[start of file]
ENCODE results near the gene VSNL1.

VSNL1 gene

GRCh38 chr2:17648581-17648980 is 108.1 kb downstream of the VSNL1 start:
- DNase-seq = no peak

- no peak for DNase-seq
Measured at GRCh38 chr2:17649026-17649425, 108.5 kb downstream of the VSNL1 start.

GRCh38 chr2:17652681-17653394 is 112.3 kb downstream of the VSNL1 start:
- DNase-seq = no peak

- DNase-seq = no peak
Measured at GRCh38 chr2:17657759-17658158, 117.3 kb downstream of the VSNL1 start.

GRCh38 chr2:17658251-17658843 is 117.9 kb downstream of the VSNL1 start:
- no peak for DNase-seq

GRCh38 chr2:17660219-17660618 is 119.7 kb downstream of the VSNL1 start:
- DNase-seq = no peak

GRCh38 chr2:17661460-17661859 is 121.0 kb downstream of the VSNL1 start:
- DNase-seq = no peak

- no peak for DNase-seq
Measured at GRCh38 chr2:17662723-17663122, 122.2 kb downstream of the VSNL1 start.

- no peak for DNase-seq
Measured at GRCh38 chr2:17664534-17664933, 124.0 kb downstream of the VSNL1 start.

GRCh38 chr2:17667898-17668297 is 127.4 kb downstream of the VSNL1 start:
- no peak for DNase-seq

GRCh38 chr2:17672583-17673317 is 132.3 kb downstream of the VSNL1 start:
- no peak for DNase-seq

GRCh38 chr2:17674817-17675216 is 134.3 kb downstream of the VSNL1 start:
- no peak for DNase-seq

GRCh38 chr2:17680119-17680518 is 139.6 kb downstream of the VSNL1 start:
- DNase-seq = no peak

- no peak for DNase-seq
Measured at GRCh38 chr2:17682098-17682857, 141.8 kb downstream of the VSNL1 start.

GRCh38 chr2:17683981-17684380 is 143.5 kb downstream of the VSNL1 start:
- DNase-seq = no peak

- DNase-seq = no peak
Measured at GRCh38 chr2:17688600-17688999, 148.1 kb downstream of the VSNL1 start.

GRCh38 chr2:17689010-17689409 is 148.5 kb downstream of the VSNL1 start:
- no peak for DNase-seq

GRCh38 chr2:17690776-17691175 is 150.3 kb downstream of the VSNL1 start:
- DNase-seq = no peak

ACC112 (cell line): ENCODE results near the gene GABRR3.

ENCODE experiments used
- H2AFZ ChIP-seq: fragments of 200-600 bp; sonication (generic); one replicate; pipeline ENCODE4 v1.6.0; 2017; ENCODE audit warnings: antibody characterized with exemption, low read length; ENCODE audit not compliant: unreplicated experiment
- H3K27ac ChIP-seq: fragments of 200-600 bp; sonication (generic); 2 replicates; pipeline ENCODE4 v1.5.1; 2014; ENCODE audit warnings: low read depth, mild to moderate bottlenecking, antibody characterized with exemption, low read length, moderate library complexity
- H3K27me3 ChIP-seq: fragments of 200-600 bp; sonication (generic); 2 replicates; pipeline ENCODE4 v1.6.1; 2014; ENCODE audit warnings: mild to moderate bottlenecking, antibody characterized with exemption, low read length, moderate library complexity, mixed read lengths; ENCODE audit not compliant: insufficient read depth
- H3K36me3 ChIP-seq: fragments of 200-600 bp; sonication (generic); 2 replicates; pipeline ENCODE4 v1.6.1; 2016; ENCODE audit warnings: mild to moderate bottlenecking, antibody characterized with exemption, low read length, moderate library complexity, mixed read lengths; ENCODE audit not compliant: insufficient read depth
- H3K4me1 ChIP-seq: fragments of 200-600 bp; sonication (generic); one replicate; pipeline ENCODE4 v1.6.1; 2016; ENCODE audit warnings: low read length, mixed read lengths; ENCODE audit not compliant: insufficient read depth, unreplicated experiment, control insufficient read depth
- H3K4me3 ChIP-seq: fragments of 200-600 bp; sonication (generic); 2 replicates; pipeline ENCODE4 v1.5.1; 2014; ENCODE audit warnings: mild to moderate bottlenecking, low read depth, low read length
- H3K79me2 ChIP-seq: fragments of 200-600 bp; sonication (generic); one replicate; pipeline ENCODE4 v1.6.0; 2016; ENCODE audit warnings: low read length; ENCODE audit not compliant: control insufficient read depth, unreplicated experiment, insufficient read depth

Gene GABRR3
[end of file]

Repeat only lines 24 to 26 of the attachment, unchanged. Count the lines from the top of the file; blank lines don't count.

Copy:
- no peak for DNase-seq

GRCh38 chr2:17674817-17675216 is 134.3 kb downstream of the VSNL1 start:
- no peak for DNase-seq